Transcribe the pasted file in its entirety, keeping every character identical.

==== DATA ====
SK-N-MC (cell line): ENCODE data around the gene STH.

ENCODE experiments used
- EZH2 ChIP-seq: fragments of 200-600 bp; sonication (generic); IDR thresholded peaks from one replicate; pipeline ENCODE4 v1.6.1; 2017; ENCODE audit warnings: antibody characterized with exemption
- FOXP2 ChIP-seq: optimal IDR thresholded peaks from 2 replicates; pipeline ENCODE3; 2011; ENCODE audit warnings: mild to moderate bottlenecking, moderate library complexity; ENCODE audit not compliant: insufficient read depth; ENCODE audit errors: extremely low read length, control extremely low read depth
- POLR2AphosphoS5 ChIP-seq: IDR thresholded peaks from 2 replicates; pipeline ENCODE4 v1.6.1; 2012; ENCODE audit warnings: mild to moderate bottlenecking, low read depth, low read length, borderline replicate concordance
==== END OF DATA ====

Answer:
SK-N-MC (cell line): ENCODE data around the gene STH.

ENCODE experiments used
- EZH2 ChIP-seq: fragments of 200-600 bp; sonication (generic); IDR thresholded peaks from one replicate; pipeline ENCODE4 v1.6.1; 2017; ENCODE audit warnings: antibody characterized with exemption
- FOXP2 ChIP-seq: optimal IDR thresholded peaks from 2 replicates; pipeline ENCODE3; 2011; ENCODE audit warnings: mild to moderate bottlenecking, moderate library complexity; ENCODE audit not compliant: insufficient read depth; ENCODE audit errors: extremely low read length, control extremely low read depth
- POLR2AphosphoS5 ChIP-seq: IDR thresholded peaks from 2 replicates; pipeline ENCODE4 v1.6.1; 2012; ENCODE audit warnings: mild to moderate bottlenecking, low read depth, low read length, borderline replicate concordance